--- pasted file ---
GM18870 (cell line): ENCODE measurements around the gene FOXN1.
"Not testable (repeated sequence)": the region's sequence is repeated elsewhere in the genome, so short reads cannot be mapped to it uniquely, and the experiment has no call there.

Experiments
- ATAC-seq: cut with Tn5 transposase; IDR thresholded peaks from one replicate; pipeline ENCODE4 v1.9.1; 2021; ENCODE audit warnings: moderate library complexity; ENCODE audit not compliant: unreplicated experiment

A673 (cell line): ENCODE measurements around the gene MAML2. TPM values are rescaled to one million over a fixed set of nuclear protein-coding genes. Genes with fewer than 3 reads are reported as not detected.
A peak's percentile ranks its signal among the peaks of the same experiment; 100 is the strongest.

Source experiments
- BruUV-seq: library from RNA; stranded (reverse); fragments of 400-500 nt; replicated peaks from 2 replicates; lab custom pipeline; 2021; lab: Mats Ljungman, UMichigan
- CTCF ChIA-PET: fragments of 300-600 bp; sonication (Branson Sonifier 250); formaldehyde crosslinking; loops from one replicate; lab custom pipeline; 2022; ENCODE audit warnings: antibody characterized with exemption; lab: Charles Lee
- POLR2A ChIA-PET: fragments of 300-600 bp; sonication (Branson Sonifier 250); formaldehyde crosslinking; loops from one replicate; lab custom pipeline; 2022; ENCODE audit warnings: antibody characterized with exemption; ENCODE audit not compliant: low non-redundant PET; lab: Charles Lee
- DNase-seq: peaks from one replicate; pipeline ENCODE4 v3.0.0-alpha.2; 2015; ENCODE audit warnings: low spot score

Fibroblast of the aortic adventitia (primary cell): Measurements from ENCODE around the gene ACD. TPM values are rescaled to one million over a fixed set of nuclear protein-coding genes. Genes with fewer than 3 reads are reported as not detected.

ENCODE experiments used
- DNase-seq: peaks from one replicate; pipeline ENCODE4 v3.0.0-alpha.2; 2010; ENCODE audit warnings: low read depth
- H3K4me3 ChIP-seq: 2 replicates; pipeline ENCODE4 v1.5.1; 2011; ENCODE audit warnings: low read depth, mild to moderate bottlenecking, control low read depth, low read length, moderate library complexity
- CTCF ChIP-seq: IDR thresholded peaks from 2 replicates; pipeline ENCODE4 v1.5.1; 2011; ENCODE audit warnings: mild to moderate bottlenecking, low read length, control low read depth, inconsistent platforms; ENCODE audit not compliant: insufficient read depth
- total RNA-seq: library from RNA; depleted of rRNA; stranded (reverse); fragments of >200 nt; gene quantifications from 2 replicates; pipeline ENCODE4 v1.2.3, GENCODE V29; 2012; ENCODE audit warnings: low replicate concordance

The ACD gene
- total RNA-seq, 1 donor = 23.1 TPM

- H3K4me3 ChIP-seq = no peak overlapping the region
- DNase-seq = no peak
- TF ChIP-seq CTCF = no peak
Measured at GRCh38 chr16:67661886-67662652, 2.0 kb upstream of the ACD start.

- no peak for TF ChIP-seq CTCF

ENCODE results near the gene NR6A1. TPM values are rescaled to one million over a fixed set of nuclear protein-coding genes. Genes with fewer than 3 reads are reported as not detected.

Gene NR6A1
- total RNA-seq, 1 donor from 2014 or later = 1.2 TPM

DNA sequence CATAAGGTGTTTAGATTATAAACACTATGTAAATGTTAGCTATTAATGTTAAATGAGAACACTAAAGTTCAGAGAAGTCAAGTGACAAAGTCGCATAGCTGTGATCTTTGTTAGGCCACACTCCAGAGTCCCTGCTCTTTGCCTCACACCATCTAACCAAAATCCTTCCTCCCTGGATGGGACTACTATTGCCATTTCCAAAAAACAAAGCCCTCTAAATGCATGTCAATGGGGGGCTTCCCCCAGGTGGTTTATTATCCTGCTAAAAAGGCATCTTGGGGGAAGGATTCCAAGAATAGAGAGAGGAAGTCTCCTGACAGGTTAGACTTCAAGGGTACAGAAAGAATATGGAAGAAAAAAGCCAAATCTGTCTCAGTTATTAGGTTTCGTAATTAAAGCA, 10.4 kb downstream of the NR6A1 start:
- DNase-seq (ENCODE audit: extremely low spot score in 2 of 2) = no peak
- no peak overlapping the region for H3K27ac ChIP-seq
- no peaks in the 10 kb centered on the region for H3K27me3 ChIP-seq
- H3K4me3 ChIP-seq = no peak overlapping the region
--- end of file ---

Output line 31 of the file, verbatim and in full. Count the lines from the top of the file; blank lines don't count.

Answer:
- no peaks in the 10 kb centered on the region for H3K27me3 ChIP-seq